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April 12, 2012

New art residency program focuses on sustainability

EAST LANSING, Mich. — The Eli and Edythe Broad Art Museum at Michigan State University has announced “The Land Grant: Art, Agriculture, Sustainability,” a new annual residency program for artists whose work addresses land use, food and urban development with a focus on sustainability. A series of free community kick-off events will be held April 20-21.

Drawing on MSU’s history as a land-grant university and its strong commitment to education and global engagement, the program will support projects that educate the public and catalyze grass-roots remedies to global challenges, offering an artistic approach to “thinking globally and acting locally.” Participants will have access to thought leaders across university departments as they develop projects and acres of university land.

“Great art has always taken up the most significant issues of the artist’s day and reframed vital ideas in ways that fundamentally shift people’s awareness and perceptions of their own world,” said Michael Rush, director of the Broad/MSU. “The physical and intellectual resources available at MSU make it an extraordinary context for this kind of practice, and we are thrilled to be able to support artists creating ambitious socially and globally-minded works through the new ‘Land Grant’ residency program.”

Working at the Broad/MSU and in partnerships with various schools and institutes on campus and in the surrounding area, the awardees will develop projects that move beyond the traditional boundaries of object-based practice to investigate pressing contemporary issues and engage the public both inside the museum and across the university’s 5,200-acre campus. “The Land Grant” is organized by Alison Gass, curator of contemporary art at the Broad/MSU.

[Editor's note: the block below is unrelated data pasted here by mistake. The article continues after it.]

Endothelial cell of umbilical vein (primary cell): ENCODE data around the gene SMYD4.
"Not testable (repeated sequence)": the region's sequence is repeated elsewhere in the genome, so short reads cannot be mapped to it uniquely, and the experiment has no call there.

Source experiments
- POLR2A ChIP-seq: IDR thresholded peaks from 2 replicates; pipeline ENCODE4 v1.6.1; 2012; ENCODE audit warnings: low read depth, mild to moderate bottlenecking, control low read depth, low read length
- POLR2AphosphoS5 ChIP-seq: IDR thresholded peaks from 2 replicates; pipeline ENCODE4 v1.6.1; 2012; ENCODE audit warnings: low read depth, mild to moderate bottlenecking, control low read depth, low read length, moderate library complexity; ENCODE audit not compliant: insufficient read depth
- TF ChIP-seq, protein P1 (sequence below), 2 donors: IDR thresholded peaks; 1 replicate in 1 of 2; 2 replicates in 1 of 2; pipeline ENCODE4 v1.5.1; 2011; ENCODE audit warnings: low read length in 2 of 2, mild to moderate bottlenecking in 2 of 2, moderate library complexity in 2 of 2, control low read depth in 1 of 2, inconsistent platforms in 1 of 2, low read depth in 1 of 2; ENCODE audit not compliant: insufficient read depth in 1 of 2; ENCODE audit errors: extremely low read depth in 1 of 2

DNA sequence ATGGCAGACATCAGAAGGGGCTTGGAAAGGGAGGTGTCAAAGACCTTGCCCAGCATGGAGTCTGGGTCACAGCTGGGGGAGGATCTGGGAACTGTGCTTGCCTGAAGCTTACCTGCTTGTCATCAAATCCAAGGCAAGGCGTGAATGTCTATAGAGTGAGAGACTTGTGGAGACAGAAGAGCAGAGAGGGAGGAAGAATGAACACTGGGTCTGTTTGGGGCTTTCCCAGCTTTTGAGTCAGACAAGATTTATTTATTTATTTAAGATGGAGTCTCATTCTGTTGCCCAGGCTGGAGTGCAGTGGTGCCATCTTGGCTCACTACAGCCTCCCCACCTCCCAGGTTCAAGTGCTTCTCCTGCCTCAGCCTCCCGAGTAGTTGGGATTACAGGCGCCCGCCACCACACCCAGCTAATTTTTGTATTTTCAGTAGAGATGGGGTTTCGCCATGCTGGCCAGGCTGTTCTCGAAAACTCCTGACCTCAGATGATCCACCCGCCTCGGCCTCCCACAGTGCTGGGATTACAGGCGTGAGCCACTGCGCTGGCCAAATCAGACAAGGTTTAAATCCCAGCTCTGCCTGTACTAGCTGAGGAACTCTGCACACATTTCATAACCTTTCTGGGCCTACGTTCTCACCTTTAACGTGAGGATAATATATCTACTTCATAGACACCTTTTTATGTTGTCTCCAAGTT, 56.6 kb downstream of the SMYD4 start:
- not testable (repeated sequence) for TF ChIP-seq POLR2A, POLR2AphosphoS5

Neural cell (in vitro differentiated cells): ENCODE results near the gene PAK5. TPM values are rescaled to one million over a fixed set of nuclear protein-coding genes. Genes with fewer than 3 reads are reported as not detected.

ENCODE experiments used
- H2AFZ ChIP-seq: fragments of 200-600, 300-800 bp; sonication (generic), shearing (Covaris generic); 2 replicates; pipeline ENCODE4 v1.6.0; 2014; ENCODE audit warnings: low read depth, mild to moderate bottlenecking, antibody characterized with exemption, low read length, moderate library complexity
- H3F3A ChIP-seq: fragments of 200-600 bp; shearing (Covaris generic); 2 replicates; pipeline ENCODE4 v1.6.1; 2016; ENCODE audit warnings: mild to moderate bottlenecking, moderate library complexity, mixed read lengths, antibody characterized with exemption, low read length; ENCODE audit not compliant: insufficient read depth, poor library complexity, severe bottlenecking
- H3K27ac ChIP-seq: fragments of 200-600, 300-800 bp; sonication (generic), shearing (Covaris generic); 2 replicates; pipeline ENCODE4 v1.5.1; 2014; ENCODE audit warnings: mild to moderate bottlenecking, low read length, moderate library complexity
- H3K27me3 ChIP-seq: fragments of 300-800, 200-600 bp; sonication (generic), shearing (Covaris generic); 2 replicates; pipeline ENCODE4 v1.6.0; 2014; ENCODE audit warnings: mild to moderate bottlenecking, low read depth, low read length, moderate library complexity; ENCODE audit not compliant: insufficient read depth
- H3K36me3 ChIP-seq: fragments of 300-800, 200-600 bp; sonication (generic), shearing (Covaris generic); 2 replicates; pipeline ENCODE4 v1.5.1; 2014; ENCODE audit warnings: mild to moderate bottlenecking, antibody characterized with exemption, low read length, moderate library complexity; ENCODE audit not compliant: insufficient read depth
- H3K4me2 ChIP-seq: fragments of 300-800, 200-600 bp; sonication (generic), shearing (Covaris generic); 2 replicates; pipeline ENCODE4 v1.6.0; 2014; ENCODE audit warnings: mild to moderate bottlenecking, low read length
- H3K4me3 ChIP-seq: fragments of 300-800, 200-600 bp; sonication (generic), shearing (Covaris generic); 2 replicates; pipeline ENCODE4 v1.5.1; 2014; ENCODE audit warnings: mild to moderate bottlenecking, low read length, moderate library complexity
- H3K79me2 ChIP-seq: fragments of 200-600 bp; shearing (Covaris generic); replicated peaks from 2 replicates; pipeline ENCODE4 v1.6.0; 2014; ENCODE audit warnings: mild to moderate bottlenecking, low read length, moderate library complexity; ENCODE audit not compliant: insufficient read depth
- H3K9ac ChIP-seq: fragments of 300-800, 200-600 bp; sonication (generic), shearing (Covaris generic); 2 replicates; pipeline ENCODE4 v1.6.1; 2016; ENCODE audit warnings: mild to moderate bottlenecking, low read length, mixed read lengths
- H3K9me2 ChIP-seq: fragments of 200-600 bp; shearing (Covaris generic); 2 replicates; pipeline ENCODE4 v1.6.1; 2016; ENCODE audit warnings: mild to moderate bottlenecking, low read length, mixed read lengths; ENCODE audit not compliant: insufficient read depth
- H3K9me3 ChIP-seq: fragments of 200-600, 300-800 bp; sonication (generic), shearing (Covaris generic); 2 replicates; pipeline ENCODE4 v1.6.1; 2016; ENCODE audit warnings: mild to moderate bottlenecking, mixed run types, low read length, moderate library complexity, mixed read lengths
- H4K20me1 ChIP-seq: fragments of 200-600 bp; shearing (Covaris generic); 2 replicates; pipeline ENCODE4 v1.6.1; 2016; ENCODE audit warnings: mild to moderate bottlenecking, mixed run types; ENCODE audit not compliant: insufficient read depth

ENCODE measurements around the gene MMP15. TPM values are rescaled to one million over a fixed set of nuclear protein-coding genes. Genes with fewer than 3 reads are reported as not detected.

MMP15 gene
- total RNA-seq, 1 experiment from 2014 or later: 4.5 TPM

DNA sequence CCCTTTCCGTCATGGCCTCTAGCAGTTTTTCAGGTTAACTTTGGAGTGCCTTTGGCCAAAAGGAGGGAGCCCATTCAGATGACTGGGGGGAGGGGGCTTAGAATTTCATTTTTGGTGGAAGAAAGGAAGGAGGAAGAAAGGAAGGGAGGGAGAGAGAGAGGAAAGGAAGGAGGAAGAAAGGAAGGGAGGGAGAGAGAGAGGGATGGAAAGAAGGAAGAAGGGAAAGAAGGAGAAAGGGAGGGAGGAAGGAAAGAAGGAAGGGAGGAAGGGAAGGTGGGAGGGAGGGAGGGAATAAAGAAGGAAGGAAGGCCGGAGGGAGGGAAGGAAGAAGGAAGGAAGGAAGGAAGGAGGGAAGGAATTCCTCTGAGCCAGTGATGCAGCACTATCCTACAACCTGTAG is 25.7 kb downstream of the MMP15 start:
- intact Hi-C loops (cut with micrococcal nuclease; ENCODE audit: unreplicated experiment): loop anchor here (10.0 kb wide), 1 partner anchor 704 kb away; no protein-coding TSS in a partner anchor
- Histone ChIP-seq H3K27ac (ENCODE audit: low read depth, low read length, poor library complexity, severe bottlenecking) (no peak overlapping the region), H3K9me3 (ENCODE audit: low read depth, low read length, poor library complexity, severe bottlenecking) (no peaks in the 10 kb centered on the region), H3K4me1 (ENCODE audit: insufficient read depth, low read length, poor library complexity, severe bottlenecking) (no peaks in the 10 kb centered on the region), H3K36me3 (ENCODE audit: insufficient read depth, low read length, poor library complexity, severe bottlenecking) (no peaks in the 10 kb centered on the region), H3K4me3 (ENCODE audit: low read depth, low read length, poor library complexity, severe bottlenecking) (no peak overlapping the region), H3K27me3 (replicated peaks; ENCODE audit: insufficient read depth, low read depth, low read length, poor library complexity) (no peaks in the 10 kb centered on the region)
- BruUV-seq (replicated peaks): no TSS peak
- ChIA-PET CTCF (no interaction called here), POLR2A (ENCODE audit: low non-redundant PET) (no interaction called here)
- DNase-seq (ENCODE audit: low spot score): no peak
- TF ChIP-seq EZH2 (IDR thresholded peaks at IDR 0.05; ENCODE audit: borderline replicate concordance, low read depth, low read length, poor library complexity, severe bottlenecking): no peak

“This is a project about ‘in between spaces,’” Gass said. “Conceptually, these works exist in between art, architecture, urban development, agricultural studies, economics, political science and other disciplines. Physically, they will fill and activate the interstitial spaces we move though every day in the course of our lives.”

The first two awardees are:

  • Amy Franceschini, an artist and educator who works with notions of community, sustainability and a perceived conflict between humans and nature. Her work manifests on- and off-line in the form of dynamic websites, installations, open-access laboratories, and educational formats that collectively question or challenge the social, political and economic systems we live in. Franceschini is the founder of the Futurefarmers collaborative and co-founder of Free Soil, an international collective of artists, activists, researchers and gardeners who work together to propose alternatives to the social, political and environmental organization of space.   
  • Fritz Haeg, whose work has included gardens, public dances, educational environments, animal architecture, domestic gatherings, urban parades, temporary encampments, documentary videos, publications, exhibitions, websites and buildings. His recent projects, “Edible Estates and Sundown Schoolhouse,” have focused on two main programs, one that reclaims private property as a site for activism, the second occurring in the public arena as community outreach.

Franceschini and Haeg will speak as part of the kick-off events. View the complete schedule here.



Michigan State University has been working to advance the common good in uncommon ways for more than 150 years. One of the top research universities in the world, MSU focuses its vast resources on creating solutions to some of the world’s most pressing challenges, while providing life-changing opportunities to a diverse and inclusive academic community through more than 200 programs of study in 17 degree-granting colleges.